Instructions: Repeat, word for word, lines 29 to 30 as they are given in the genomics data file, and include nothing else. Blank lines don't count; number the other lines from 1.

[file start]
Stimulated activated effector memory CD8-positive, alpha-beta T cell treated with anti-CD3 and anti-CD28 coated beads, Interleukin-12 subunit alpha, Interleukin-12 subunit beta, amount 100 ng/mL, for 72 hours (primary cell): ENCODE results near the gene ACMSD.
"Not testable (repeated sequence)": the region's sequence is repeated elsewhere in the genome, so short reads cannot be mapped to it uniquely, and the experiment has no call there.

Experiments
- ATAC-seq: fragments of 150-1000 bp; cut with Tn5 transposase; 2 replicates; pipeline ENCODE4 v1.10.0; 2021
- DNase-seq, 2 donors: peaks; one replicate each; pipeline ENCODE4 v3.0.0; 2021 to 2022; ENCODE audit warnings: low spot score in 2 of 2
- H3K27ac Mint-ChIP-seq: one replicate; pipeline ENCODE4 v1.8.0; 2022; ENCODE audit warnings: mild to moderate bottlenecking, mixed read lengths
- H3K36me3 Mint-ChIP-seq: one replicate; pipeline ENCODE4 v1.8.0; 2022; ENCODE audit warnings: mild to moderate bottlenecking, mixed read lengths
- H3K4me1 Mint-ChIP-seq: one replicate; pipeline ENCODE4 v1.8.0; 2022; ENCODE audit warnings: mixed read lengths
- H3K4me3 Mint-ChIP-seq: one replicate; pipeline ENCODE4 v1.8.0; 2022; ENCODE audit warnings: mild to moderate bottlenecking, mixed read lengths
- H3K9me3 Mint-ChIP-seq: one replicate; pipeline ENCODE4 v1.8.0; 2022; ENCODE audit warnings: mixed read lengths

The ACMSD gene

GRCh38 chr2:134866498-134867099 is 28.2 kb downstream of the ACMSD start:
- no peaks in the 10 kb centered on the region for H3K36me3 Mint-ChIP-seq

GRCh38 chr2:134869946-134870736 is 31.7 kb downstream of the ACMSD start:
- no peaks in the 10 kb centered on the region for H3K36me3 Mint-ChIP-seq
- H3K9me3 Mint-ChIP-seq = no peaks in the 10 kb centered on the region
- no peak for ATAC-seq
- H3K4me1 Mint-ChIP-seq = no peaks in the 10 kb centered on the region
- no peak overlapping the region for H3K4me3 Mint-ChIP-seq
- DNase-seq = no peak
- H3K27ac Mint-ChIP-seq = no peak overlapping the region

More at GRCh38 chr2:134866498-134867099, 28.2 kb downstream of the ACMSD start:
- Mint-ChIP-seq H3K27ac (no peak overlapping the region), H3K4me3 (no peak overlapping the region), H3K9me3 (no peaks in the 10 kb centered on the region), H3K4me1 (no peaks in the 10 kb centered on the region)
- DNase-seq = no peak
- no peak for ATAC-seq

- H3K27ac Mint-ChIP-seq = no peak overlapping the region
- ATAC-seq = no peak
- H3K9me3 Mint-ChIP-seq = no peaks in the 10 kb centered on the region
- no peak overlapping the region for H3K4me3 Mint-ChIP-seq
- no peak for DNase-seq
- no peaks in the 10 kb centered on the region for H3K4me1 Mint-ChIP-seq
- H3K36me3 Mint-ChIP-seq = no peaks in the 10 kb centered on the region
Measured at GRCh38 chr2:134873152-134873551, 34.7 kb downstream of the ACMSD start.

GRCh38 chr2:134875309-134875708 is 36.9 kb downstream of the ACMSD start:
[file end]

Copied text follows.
- no peak overlapping the region for H3K4me3 Mint-ChIP-seq
- no peak for DNase-seq